The roots of Simmental cattle can be traced as far back as the Middle Ages. Early sources suggest that breed emerged when cattlemen crossed indigenous Swiss stock with large German cattle. The breed is named after the Simme Valley- the area where the breed was initially developed. This title is used to refer to stock in Switzerland, the term ‘Fleckvieh' is used in Germany and Austria, and in France, the name ‘Pie Rouge' is applied.
Simmental cattle have spread to every continent in the world. Italy received imports as early as the 1400's. It wasn't until the 19th century that the breed became firmly established throughout Eastern Europe. By 1895, the breed had been introduced in South Africa and two years later, the breed spread to the Western Hemisphere for the first time when it arrived in Guatemala. Early in the 20th century, Simmental cattle reached Brazil and Argentina. China received stock in 1976.
Simmental cattle have large frames. Their coat colour ranges from gold to red with white markings, commonly found on their heads, belly and shoulders. Their eyes are protected by pigmentation, greatly reducing the risk of eye cancer. Both horned and polled strains exist. Mature bulls typically weigh around 1300 kilograms, while mature cows generally weigh between 700 and 900 kilograms.
In the early days, Simmental were bred as a triple-purpose breed. Today, draft animals are somewhat obsolete, however Simmental cattle are still greatly valued for their beef and dairy production. They are known for their well-muscled conformation, efficient feed conversion, rapid weight gain, good mothering traits, early maturity, brief calving intervals and adaptability. Their carcase is known for its heavy muscling, high yield, red meat and minimal waste fat. Simmental cattle are popular candidates in cross-breeding programs that aim to improve beefing qualities in a herd. Simmental crosses will also enhance milking abilities, which ideal in suckler herds.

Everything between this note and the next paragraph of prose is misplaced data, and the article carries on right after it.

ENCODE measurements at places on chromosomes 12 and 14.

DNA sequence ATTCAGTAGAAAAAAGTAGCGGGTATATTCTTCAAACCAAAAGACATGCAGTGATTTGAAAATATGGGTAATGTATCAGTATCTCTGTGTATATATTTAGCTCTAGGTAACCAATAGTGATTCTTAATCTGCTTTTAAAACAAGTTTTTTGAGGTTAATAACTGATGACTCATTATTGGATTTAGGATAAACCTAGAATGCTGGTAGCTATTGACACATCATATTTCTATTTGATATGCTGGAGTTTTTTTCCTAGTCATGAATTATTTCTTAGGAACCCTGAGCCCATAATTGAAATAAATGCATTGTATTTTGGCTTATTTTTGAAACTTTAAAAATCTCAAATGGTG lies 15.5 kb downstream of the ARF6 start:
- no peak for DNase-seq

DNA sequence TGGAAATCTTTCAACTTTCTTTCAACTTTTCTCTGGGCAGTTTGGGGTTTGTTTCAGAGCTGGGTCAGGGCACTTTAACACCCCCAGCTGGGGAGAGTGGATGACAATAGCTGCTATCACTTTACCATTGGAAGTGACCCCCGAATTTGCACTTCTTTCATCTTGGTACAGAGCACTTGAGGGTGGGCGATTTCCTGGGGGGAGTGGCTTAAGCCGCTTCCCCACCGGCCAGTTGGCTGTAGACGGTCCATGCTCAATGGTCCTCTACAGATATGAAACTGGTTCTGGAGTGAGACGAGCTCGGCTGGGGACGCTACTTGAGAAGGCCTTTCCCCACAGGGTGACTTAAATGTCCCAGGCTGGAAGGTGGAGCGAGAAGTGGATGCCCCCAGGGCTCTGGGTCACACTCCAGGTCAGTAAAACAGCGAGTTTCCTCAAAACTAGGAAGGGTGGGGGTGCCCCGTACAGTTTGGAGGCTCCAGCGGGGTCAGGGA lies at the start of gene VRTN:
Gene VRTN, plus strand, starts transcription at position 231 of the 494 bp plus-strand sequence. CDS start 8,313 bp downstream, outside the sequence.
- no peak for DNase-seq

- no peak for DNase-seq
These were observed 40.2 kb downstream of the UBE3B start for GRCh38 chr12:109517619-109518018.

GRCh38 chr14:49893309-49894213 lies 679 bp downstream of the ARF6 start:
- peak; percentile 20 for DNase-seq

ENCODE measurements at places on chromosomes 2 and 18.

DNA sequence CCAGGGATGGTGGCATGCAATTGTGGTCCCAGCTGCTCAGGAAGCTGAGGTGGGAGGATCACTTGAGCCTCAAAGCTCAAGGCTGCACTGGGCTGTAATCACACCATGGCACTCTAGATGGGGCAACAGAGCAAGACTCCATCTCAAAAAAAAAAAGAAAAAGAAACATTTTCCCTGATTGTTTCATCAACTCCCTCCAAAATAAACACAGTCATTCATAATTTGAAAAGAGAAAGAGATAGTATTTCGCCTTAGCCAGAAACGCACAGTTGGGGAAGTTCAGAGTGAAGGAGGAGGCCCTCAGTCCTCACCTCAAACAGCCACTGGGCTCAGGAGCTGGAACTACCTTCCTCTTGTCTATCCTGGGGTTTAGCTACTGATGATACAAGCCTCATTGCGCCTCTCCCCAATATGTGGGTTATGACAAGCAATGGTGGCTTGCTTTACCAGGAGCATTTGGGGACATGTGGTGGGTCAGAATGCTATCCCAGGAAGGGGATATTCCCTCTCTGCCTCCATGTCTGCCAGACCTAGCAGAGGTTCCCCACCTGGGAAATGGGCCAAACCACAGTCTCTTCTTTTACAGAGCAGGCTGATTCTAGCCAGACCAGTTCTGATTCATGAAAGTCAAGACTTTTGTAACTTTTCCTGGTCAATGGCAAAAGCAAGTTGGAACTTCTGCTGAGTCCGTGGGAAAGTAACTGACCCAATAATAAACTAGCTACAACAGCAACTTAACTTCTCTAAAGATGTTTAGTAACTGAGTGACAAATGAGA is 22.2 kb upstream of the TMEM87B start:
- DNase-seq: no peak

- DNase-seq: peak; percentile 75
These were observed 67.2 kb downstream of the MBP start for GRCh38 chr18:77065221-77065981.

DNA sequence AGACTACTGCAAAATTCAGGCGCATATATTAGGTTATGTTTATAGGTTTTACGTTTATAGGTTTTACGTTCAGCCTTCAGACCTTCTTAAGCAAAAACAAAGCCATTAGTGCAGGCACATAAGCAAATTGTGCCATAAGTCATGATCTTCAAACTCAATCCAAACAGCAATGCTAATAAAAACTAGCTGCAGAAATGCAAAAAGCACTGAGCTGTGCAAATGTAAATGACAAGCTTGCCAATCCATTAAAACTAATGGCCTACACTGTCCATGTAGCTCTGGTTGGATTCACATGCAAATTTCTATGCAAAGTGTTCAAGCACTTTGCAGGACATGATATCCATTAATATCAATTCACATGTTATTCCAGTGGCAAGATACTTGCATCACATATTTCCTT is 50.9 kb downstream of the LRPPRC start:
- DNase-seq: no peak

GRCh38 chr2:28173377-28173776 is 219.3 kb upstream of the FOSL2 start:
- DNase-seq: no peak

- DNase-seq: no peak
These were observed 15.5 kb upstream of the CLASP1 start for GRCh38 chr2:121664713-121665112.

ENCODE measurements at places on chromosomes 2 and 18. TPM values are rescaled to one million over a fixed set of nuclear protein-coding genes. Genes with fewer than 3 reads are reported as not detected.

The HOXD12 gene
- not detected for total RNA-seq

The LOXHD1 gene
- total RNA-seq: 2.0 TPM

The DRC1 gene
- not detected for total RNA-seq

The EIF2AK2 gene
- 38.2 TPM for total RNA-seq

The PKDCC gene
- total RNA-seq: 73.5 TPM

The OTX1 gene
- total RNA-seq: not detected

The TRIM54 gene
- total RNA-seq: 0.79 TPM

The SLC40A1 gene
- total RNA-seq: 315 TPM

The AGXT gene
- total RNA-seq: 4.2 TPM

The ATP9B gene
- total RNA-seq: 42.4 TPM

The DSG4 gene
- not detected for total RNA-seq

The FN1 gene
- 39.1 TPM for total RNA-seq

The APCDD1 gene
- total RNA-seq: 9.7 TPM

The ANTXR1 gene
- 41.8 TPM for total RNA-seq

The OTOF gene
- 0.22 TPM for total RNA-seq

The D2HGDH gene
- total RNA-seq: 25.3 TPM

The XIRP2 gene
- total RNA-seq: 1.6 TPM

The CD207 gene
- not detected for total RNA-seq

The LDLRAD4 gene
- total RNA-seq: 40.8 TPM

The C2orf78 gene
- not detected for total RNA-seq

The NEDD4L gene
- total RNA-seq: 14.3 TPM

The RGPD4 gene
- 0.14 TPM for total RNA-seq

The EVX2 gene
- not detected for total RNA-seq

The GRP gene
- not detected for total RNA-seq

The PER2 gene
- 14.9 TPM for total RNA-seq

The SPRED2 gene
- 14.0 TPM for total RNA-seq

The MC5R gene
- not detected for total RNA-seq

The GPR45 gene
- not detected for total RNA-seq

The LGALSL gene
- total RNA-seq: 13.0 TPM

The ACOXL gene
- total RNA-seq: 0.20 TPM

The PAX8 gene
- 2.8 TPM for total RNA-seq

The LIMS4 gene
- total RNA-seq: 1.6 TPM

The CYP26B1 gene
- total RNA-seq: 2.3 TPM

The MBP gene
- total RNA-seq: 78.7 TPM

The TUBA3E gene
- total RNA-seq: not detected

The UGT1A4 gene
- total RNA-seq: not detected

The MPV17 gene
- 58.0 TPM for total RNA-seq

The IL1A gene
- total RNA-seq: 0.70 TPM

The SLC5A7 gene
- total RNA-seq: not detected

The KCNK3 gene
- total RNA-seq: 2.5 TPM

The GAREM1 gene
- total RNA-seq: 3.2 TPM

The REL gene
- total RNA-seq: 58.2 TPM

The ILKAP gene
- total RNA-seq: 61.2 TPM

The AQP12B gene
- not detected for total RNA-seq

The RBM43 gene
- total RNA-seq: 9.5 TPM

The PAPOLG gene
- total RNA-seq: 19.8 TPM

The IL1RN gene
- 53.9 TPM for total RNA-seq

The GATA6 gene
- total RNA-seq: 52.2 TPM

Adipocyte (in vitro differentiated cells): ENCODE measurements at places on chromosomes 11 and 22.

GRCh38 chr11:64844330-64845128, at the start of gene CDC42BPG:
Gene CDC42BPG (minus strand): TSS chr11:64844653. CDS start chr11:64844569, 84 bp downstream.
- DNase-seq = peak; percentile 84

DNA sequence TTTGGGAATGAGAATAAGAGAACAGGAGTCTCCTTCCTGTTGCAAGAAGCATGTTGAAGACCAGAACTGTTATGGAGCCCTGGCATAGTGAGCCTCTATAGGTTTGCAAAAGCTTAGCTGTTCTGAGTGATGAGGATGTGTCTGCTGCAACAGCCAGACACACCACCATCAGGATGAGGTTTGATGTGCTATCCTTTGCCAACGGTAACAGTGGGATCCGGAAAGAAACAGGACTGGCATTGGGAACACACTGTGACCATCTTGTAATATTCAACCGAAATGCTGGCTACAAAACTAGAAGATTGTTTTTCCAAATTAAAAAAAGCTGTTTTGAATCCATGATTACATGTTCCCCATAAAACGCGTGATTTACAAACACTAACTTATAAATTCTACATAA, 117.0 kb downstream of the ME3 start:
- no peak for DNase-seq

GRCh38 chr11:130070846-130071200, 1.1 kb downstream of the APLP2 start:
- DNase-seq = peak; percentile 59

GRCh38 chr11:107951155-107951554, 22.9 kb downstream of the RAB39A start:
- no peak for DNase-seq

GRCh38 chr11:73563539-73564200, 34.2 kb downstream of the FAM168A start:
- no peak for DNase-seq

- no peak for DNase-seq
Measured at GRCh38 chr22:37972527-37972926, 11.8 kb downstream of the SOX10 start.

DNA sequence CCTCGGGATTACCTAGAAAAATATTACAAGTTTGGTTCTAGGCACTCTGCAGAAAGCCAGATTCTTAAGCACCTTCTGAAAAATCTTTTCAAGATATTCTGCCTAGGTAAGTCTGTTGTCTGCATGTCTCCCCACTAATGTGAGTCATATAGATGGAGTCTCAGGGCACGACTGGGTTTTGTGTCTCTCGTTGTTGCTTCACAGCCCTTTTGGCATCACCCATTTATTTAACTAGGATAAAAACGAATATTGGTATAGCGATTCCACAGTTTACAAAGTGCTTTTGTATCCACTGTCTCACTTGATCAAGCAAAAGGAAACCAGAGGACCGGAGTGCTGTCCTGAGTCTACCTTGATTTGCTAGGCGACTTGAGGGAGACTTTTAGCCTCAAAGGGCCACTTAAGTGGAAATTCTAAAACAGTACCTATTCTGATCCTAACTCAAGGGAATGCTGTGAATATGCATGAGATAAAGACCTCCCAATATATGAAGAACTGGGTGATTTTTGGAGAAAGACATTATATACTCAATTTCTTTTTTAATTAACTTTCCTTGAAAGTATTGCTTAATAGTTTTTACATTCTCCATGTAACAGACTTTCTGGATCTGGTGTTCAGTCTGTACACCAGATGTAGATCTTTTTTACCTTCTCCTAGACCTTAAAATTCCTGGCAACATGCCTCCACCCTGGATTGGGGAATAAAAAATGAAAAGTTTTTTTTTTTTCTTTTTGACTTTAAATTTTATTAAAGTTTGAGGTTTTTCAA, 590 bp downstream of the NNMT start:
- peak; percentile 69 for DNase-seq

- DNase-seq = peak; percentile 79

Simmental cattle were first introduced into Australia in 1972 when semen from Germany and Switzerland were brought to the country. In later years, North American strains have also been introduced. Now, Simmental cattle are found in most areas throughout the country.
Today, Simmental cattle are distributed throughout the world. After Brahman cattle, they boast the second largest worldwide population. The World Simmental Federation estimates that there are more than 40 million Simmental cattle distributed around the world. Different lines have developed in different parts of the world, some are full blood, while others are upgraded purebreds. Of course, different environments and markets have seen the emergence of different types.
Simmental Australia provide a range of value and services to its members and commencial breeders across Australia.
As the name suggests, Black Simmental cattle are distinguished by their coat colour, which can be either black or grey. They share all the desirable qualities of the Simmental breed. They are the product of crossing Simmental stock with black/grey breeds including Angus, Friesian and Murray Grey.
Black Simmentals are mostly polled. They are ideal for cross-breeding programs that aim to affect colour and polling, enhance weight gain, improve carcase yield, and increase fertility.